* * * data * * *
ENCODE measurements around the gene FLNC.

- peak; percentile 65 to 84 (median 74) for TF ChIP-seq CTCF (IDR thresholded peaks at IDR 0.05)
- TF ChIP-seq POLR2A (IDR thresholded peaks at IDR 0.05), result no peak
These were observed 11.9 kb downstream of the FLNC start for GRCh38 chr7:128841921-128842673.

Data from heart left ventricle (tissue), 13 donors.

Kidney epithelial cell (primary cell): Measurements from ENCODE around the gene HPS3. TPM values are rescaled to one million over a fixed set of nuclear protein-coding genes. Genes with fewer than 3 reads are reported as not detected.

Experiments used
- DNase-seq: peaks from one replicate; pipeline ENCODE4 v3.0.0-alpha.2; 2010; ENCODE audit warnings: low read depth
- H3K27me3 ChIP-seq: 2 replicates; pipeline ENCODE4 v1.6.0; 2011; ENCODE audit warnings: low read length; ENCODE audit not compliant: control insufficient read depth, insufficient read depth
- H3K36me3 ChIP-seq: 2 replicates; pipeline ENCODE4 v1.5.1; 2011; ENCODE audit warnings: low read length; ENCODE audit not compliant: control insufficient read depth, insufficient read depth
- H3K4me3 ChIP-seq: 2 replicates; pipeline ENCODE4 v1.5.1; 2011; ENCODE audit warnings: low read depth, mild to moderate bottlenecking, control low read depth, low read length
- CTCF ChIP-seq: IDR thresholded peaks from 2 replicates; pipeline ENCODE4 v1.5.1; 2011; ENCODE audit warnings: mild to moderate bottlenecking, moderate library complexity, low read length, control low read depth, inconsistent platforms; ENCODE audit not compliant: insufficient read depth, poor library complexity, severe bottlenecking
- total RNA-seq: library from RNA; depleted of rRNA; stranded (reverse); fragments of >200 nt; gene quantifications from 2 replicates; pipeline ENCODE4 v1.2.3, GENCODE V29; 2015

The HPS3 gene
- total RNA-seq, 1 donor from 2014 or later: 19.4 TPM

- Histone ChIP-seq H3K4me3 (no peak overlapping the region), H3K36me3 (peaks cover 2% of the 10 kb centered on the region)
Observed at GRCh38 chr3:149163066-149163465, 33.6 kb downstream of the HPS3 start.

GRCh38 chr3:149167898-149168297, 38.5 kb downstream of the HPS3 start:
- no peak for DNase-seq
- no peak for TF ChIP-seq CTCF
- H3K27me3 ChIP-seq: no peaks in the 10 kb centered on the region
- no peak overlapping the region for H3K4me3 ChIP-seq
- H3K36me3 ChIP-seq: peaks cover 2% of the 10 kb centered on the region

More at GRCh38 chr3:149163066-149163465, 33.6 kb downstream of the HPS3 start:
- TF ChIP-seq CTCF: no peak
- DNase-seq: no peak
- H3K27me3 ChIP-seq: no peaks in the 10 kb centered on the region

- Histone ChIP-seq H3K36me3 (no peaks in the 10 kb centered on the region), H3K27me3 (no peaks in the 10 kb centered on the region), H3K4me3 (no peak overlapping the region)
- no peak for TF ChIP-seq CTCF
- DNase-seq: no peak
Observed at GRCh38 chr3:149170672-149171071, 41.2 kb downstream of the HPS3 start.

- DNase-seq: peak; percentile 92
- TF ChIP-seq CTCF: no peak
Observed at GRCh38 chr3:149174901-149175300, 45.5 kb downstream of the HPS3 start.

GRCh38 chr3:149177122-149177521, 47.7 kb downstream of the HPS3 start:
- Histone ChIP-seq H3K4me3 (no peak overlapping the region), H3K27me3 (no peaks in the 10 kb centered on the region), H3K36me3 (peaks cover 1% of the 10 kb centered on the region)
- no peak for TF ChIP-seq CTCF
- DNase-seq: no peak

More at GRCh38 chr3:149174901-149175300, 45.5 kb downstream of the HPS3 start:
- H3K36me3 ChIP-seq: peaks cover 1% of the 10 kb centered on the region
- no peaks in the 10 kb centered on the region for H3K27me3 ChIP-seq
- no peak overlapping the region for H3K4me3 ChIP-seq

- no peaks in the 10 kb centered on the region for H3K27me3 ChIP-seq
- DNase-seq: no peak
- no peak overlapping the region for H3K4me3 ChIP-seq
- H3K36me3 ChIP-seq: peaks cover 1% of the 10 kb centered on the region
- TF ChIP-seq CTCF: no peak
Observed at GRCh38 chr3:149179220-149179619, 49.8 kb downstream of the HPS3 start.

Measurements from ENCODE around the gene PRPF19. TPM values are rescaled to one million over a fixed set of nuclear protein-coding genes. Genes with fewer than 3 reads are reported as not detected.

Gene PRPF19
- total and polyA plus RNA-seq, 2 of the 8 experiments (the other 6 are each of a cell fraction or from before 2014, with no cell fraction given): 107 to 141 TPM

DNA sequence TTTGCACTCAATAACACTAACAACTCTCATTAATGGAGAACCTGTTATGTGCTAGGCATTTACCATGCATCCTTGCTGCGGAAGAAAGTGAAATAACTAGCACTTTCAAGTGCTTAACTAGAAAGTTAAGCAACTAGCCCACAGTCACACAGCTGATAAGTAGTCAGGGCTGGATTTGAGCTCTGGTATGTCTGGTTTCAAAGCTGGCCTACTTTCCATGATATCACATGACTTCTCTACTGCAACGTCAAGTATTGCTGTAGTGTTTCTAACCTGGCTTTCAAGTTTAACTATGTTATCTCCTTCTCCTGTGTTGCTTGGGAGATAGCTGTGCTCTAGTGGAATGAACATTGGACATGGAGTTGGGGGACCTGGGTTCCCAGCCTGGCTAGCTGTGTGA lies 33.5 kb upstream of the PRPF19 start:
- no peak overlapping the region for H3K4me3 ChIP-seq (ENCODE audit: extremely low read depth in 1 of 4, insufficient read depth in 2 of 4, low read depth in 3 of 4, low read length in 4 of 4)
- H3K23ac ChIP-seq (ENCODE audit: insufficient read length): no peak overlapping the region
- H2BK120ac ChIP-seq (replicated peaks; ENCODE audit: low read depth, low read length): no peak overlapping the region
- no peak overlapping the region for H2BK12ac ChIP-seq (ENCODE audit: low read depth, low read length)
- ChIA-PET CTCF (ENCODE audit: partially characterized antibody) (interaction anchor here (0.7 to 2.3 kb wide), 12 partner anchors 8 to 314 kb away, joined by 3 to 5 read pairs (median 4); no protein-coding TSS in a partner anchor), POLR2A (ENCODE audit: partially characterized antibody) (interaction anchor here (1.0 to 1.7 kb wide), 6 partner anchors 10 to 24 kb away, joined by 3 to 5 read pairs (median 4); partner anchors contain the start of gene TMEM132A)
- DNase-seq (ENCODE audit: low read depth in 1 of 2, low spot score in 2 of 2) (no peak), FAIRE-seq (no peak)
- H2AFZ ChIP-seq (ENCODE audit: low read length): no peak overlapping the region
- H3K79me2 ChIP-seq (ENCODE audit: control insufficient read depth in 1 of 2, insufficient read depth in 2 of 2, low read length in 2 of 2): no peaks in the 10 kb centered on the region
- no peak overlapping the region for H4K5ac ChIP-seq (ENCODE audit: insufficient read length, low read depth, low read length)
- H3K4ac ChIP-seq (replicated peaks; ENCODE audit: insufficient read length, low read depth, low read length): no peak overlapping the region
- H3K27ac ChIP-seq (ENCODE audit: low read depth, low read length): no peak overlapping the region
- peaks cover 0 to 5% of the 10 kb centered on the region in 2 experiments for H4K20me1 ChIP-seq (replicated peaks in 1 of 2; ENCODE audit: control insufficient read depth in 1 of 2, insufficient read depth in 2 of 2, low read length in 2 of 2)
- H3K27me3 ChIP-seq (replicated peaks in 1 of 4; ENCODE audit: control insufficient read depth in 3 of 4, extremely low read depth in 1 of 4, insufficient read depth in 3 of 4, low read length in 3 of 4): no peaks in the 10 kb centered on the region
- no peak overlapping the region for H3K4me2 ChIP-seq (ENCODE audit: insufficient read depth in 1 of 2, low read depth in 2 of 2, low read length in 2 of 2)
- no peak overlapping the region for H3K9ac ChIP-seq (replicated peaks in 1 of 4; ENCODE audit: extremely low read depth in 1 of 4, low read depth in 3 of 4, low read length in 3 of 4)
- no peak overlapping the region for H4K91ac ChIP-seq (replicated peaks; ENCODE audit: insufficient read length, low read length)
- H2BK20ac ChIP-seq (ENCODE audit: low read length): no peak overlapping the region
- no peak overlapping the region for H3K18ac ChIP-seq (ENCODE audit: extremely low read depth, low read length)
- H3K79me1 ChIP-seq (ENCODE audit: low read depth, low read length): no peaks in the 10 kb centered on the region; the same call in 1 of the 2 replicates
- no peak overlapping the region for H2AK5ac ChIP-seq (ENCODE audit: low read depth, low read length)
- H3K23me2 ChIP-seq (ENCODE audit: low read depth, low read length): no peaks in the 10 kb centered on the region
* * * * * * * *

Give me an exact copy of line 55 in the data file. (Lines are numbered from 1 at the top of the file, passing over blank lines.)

- H2BK120ac ChIP-seq (replicated peaks; ENCODE audit: low read depth, low read length): no peak overlapping the region